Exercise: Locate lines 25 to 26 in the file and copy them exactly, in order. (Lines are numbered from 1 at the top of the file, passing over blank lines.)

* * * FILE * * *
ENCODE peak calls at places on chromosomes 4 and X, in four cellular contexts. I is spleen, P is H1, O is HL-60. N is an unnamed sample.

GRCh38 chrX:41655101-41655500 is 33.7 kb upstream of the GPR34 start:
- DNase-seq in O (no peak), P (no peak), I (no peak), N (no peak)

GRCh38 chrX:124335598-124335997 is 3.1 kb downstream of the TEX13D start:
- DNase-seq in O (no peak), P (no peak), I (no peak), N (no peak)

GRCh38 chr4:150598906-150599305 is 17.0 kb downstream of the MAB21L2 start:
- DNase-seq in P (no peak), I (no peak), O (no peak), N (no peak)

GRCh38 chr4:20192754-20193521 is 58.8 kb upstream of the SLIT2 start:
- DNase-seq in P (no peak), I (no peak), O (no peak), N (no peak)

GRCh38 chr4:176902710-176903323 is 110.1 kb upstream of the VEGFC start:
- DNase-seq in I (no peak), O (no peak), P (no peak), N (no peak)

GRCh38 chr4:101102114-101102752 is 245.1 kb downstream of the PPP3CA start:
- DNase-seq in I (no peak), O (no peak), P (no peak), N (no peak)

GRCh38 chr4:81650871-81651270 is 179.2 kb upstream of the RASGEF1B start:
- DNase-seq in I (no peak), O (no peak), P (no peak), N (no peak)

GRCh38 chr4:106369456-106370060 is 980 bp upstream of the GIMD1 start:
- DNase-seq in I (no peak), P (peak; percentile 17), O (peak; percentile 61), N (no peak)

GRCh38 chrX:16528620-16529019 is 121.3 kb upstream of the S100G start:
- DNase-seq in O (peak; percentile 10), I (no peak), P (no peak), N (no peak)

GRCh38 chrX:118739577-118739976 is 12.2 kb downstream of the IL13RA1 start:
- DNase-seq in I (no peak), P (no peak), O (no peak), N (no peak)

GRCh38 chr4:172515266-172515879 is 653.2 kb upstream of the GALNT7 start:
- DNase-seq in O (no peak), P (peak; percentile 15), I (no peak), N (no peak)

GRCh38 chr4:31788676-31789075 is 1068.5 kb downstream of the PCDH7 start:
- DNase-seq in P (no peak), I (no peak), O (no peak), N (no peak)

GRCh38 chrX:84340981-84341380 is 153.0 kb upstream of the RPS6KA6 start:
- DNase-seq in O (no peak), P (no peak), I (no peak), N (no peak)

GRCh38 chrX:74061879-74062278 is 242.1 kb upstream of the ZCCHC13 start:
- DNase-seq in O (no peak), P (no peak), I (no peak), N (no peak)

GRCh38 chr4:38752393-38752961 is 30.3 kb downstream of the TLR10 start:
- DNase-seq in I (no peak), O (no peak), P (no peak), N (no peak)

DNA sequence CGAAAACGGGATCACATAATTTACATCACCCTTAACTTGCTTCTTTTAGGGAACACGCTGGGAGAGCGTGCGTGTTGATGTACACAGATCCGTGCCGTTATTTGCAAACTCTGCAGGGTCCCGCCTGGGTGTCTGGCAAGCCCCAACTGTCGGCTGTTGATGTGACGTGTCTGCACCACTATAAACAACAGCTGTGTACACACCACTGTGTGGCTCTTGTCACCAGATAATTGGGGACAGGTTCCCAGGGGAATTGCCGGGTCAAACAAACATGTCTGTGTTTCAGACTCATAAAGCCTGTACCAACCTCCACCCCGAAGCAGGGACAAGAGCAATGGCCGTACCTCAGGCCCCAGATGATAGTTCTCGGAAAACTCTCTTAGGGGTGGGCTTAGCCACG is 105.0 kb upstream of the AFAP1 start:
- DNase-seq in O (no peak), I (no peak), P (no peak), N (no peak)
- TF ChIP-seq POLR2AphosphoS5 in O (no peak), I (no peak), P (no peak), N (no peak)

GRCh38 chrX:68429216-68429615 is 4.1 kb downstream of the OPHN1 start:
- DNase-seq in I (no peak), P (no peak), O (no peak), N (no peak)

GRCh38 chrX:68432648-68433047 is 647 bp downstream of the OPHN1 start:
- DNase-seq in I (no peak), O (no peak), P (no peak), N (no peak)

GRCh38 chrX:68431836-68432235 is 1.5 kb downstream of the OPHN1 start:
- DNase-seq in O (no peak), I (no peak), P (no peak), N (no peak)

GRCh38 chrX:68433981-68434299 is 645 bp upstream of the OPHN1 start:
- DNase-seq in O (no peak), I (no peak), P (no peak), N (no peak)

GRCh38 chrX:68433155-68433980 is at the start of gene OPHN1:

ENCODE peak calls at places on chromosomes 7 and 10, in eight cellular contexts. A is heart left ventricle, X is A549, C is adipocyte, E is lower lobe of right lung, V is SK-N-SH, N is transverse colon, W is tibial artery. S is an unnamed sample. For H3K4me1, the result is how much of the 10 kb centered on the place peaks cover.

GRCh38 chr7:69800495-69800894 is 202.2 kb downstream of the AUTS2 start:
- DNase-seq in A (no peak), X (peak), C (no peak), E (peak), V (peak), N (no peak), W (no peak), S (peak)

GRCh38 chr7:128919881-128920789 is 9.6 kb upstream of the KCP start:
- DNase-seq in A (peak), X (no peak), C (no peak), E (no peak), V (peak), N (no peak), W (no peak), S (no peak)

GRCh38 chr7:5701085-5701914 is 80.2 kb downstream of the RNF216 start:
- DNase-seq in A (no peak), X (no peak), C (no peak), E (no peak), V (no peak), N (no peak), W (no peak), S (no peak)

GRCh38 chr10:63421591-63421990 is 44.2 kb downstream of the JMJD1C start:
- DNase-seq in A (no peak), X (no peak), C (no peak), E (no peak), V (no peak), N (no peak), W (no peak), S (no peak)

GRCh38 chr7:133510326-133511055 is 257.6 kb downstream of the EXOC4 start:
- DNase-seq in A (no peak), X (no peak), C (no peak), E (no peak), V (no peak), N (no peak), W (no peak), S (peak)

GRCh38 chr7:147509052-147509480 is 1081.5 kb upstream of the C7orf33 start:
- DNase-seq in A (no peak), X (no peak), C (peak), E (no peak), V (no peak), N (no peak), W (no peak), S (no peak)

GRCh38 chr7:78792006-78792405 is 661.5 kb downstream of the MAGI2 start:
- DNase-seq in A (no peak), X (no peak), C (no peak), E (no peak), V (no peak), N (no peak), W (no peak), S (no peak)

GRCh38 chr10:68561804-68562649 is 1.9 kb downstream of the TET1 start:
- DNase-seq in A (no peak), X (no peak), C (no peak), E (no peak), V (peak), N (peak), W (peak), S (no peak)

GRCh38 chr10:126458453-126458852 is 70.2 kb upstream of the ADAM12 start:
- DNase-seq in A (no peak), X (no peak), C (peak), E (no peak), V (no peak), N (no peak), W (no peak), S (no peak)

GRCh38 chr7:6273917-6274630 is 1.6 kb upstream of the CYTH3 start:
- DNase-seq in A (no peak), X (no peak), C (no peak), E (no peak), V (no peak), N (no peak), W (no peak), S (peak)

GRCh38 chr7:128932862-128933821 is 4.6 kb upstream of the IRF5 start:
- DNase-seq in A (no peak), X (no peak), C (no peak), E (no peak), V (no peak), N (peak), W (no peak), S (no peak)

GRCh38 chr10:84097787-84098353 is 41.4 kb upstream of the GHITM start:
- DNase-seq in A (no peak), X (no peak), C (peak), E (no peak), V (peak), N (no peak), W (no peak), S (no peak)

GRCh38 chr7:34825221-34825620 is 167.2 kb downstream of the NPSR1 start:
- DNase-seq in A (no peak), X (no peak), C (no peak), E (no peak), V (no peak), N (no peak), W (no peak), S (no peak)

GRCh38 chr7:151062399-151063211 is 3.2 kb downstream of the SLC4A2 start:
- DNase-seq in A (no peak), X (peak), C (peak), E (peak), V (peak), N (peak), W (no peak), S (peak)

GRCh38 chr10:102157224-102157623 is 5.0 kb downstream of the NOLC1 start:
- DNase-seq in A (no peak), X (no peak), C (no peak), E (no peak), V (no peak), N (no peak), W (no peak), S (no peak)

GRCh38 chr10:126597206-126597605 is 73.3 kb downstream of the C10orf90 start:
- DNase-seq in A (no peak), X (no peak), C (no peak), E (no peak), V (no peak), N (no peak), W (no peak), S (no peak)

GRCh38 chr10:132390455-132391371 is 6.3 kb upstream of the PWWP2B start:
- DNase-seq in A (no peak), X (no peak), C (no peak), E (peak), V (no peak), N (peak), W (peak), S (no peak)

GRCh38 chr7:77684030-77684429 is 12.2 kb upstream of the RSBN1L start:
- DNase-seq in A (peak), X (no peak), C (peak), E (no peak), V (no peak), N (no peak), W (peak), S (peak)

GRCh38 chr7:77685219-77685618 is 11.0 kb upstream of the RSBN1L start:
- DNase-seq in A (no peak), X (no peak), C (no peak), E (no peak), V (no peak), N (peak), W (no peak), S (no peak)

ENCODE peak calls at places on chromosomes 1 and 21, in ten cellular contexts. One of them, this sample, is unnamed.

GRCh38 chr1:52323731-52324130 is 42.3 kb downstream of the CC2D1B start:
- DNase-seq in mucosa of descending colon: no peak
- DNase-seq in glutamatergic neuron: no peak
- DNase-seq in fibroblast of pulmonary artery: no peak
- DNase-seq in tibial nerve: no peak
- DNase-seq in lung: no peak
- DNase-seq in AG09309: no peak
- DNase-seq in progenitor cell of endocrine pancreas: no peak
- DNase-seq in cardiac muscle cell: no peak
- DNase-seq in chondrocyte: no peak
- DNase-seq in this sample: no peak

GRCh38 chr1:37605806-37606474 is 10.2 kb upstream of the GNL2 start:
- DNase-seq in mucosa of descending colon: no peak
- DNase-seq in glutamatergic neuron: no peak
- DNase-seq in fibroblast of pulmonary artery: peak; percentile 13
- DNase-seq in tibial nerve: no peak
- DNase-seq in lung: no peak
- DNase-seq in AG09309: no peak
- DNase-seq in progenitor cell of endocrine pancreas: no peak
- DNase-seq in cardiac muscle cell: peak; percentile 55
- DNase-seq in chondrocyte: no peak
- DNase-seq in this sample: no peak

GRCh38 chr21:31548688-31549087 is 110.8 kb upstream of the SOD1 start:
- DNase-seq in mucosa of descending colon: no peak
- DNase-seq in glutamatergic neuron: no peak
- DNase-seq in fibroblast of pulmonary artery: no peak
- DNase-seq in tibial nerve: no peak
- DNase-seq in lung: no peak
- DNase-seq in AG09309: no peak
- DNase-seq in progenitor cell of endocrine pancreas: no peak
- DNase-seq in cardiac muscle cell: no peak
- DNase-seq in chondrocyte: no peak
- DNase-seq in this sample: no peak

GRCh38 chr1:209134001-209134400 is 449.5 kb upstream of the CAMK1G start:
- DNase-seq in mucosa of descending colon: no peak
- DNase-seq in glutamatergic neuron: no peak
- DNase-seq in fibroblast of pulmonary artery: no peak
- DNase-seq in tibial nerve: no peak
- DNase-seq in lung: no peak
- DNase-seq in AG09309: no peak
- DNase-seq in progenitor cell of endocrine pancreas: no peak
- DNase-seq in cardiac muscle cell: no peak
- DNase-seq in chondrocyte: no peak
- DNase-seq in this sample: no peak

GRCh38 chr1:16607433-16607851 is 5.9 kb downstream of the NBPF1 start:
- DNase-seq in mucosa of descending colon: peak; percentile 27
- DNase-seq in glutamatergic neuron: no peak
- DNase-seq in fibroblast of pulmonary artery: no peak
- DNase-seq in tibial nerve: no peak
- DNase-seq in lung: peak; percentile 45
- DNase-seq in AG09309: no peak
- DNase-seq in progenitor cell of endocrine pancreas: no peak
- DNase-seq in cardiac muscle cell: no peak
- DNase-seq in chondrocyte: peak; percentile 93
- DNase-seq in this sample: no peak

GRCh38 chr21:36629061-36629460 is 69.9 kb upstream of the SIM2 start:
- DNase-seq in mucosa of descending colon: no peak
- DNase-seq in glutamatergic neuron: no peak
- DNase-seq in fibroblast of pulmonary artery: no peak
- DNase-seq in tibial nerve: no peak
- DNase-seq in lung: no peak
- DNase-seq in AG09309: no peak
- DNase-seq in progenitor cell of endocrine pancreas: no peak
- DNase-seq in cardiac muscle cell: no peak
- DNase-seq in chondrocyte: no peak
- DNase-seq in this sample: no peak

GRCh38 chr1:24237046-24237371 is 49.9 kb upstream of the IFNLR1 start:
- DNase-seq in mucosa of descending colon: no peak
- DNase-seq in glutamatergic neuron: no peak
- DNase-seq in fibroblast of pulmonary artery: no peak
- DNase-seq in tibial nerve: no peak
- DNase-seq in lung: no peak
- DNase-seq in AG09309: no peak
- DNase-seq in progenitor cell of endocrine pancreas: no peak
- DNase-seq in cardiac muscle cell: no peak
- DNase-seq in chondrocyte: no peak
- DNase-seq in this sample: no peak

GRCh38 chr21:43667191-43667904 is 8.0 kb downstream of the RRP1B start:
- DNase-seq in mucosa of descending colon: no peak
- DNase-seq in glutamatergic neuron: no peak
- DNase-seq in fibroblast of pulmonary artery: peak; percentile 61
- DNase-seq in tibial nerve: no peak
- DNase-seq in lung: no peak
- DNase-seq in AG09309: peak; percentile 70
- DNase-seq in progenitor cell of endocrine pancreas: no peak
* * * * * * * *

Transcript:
- DNase-seq in P (no peak), I (no peak), O (no peak), N (no peak)

GRCh38 chrX:84340981-84341380 is 153.0 kb upstream of the RPS6KA6 start: